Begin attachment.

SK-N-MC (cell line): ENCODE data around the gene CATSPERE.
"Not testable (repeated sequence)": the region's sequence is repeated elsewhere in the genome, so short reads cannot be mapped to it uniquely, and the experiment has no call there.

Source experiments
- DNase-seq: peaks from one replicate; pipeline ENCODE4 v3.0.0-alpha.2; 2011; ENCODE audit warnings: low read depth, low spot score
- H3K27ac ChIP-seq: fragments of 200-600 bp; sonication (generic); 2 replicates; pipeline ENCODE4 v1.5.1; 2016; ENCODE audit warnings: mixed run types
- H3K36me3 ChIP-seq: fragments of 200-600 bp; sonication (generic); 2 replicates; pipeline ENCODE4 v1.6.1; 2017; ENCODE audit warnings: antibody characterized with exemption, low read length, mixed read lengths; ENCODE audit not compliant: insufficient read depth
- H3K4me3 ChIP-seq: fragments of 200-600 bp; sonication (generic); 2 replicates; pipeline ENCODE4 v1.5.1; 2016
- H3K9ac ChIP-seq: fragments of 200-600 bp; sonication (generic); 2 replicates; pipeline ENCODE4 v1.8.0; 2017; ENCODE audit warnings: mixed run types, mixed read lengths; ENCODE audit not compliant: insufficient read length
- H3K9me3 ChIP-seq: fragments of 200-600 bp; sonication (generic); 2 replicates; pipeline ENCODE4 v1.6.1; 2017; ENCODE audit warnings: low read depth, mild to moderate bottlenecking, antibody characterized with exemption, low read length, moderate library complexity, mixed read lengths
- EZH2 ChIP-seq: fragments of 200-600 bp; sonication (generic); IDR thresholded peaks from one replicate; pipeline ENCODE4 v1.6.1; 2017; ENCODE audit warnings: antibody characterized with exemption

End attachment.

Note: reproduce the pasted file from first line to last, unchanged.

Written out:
SK-N-MC (cell line): ENCODE data around the gene CATSPERE.
"Not testable (repeated sequence)": the region's sequence is repeated elsewhere in the genome, so short reads cannot be mapped to it uniquely, and the experiment has no call there.

Source experiments
- DNase-seq: peaks from one replicate; pipeline ENCODE4 v3.0.0-alpha.2; 2011; ENCODE audit warnings: low read depth, low spot score
- H3K27ac ChIP-seq: fragments of 200-600 bp; sonication (generic); 2 replicates; pipeline ENCODE4 v1.5.1; 2016; ENCODE audit warnings: mixed run types
- H3K36me3 ChIP-seq: fragments of 200-600 bp; sonication (generic); 2 replicates; pipeline ENCODE4 v1.6.1; 2017; ENCODE audit warnings: antibody characterized with exemption, low read length, mixed read lengths; ENCODE audit not compliant: insufficient read depth
- H3K4me3 ChIP-seq: fragments of 200-600 bp; sonication (generic); 2 replicates; pipeline ENCODE4 v1.5.1; 2016
- H3K9ac ChIP-seq: fragments of 200-600 bp; sonication (generic); 2 replicates; pipeline ENCODE4 v1.8.0; 2017; ENCODE audit warnings: mixed run types, mixed read lengths; ENCODE audit not compliant: insufficient read length
- H3K9me3 ChIP-seq: fragments of 200-600 bp; sonication (generic); 2 replicates; pipeline ENCODE4 v1.6.1; 2017; ENCODE audit warnings: low read depth, mild to moderate bottlenecking, antibody characterized with exemption, low read length, moderate library complexity, mixed read lengths
- EZH2 ChIP-seq: fragments of 200-600 bp; sonication (generic); IDR thresholded peaks from one replicate; pipeline ENCODE4 v1.6.1; 2017; ENCODE audit warnings: antibody characterized with exemption